Through the years David and I have had many con­ver­sa­tions about rid­ing. Our poor wives have sat patiently while a movie was paused, or din­ner was get­ting cold, sim­ply because one of us sud­denly had an epiphany about train­ing. We don’t allow ego to sab­o­tage our desire to become bet­ter rid­ers, or instruc­tors. Don’t let it keep you from enhanc­ing your own abil­ity. Do it for your­self, your pas­sen­ger, your kids, or any­one that cares about you. Don’t let self­ish pride keep you from being better.

We are very con­fi­dent we can help you, regard­less of your cur­rent skill level. The ques­tion is; will you allow us to help you?

One Comment

  1. I just fin­ished the advanced course and thought I would make a few com­ments. First of all, David and Hay­den are both top notch instruc­tors. Not only are they excel­lent rid­ers, but they can impart their knowl­edge to not so excel­lent rid­ers, such as their stu­dents. There are a lot of great rid­ers out there, but only a few have the abil­ity to suc­cess­fully com­mu­ni­cate what they do to those they are try­ing to teach.

    This course is tai­lored to the skill level of the indi­vid­ual stu­dent and pro­ceeds at the pace of the student’s abil­i­ties. As soon as one skill is mas­tered, then off to the next one. There is no get­ting bored in this class. Even for the expe­ri­enced motor offi­cer, I guar­an­tee there are exer­cises that will chal­lenge his/her skills.

    My biggest chal­lenge was the key­hole to the right–The Big O wasn’t too easy either. To the left wasn’t much of a prob­lem, but to the right proved dif­fi­cult. What David did was to break the exer­cise down into its com­po­nent parts, one step at a time. Mas­ter the first step, with­out wor­ry­ing about the next steps, then pro­ceed to the next step. What a sim­ple con­cept, but it is really effec­tive. The smile on David’s face as I finally got the key­hole to the right was worth the price of admis­sion! He did this with other exer­cises as well–master the first com­po­nent and then each suc­ceed­ing com­po­nent in turn.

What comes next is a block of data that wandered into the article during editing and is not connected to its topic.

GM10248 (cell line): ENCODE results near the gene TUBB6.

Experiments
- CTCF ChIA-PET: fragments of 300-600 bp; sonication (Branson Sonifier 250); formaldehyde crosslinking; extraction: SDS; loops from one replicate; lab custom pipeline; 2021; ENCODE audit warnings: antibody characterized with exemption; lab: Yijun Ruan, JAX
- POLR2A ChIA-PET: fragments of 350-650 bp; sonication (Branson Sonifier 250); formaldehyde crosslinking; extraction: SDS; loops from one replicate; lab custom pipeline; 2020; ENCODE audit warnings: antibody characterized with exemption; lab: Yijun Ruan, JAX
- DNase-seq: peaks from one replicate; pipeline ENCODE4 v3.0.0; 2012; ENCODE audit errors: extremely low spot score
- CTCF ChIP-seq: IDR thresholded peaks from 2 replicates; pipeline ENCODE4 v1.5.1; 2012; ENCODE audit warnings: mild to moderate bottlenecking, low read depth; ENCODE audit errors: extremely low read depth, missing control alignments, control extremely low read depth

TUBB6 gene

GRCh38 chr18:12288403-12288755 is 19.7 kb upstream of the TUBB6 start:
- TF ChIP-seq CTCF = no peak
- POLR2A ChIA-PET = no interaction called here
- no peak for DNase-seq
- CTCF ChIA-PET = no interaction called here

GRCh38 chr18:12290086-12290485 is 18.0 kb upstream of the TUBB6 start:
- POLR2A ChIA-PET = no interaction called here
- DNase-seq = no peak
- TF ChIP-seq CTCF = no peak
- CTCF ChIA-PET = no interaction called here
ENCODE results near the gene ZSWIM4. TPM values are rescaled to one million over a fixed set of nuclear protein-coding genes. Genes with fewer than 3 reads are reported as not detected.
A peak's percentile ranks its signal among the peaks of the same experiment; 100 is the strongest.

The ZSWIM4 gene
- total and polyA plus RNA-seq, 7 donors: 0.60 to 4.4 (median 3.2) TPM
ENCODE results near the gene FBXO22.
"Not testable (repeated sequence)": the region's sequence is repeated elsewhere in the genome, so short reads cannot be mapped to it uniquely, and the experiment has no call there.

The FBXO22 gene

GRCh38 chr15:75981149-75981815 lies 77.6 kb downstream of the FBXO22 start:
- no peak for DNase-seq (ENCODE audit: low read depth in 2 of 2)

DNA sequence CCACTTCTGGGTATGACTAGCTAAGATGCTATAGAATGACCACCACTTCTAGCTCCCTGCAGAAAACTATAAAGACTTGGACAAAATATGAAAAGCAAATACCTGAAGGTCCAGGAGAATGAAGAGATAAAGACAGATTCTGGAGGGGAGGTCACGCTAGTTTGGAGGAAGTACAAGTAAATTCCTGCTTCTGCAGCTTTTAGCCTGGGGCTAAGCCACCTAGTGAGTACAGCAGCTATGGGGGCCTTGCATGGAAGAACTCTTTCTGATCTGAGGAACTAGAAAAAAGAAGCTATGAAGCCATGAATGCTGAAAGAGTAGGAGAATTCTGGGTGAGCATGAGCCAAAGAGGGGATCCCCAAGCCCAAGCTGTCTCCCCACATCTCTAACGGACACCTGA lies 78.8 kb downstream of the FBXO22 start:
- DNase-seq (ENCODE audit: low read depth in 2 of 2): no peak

I was glad to see they had an exer­cise on brak­ing. Few rid­ers, unless they have been through the motor offi­cer course, know how to prop­erly brake a motor­cy­cle. It is a skill that can save your life, or if done improp­erly, can take your life. Most rid­ers don’t think there is much to brak­ing a motor­cy­cle, but they are the ones who have never had to exe­cute max­i­mum effort emer­gency brak­ing. I had this train­ing in the past, so this was a refresher that came pretty easy for me. Plus, I prac­tice max­i­mum effort brak­ing about once a week. But if you haven’t had it, max­i­mum effort brak­ing is cov­ered in the advanced course. It too, is worth the price of admission.

    Pos­ture is a very big part of skilled rid­ing. I found I didn’t really know much about the proper pos­ture on a motor­cy­cle to allow max­i­mum con­trol over the machine. What I learned will be prac­ticed over the next sev­eral months as I work on the other new skills I learned in the course. In fact I am prac­tic­ing it now as I type this blog. As David said, “Proper pos­ture is the key to rid­ing suc­cess.” How true.

    So, what I sug­gest is to prac­tice the skills you learned in the basic course. Once you learn proper head and eyes, throt­tle, clutch, and brake con­trol, you will be ready for the advanced course. If you can main­tain good throt­tle con­trol, and the other skills, on the inline cone weave, then you are prob­a­bly ready for the advanced course. Of course noth­ing is easy in that course. I had been through the inline a few times, and they took my brake away from me. I went from a sim­ple exer­cise to a dif­fi­cult one just because I had mas­tered the sim­ple one. David and Hay­den will con­tin­u­ally chal­lenged the rider.

    If you are local, and I imag­ine most of you who have had the basic course are local, then there is no excuse not to take the advanced one. I drove a lit­tle over 1000 miles round trip for the course as a motor offi­cer friend of mine highly rec­om­mended David and Hay­den as instruc­tors who could help me improve my rid­ing; he was right. I will now prac­tice what I have learned and will be back down there next year for more train­ing. It was a great course. Thanks, guys.